Are you uncertain about the certification used for
LSA? Do you find imported S-LSA too expensive?
Are you struggling to accept an engine such as
Rotax, with its liquid cooling, 5500 max rpm range, and
If you ask yourself these questions, you could choose
the Luscombe featured in this article or select the newest
entry from American Champion Aircraft, the Champ, which
sells for under $90,000, or $100,000 nicely equipped.
Like the LSA-8, the Champ is a familiar aircraft certificated under traditional federal aviation regulations.
Luscombe can boast of meeting CAR4a but, technically, it’s
certificated under ASTM standards.
As with the Luscombe, a Continental O-200 powers the
Champ. For some, this is enough to suggest a purchase. One
shortcoming is that the Champ has limited useful load, given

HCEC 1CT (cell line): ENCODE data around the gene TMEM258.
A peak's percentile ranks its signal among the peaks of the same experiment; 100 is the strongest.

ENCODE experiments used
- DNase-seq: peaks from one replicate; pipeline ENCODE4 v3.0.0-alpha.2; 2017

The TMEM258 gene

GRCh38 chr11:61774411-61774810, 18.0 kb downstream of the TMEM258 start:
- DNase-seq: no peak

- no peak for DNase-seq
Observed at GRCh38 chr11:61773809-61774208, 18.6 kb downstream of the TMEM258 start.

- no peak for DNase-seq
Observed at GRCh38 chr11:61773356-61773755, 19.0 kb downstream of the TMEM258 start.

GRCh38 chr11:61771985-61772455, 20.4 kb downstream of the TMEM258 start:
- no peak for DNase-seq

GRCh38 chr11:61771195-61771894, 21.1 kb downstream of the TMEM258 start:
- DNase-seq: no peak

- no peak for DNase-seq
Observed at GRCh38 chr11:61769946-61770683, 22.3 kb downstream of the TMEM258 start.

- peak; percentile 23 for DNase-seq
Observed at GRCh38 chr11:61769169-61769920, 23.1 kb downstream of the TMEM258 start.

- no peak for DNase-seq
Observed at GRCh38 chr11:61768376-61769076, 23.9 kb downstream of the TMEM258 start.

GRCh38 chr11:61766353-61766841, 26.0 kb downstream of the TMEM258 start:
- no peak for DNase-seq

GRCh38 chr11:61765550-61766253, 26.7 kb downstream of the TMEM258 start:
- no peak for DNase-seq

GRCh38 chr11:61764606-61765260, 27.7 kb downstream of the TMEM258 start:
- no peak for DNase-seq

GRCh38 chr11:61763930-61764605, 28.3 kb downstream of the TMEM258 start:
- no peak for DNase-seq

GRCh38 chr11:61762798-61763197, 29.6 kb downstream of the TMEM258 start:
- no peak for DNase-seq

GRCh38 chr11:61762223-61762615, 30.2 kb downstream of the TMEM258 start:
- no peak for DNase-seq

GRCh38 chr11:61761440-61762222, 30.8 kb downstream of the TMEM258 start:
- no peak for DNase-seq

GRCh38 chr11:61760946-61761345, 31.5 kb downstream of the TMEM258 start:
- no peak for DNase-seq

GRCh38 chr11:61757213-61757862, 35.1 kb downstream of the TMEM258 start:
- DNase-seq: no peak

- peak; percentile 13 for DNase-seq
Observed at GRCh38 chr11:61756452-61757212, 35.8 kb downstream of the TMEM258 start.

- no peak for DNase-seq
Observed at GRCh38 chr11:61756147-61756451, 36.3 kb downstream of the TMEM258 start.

its empty weight of 920 pounds. Unlike an S-LSA approved under
ASTM standards (such as the LSA-8), the Champ can weigh
more than 890 pounds because American Champion continues
to build its LSA-like airplane under Part 23 certification. But the
laws of physics still apply, and the Champ has only 292 pounds
of payload, assuming a full 18 gallons of fuel.
My first 35 hours were in a Champion Citabria, and I have
a soft spot for the design. I look forward to doing a flight
review. Until then, I can rely on my LSA-expert friend Jim
Sweeney, who has many hours in the Champ and assures me
it flies like a sweetheart. With the Champ and the Luscombe
LSA-8, American pilots interested in pursuing LSA flying can
choose between two proven all-American designs.
For details, visit www.AmerChampionAircraft.com.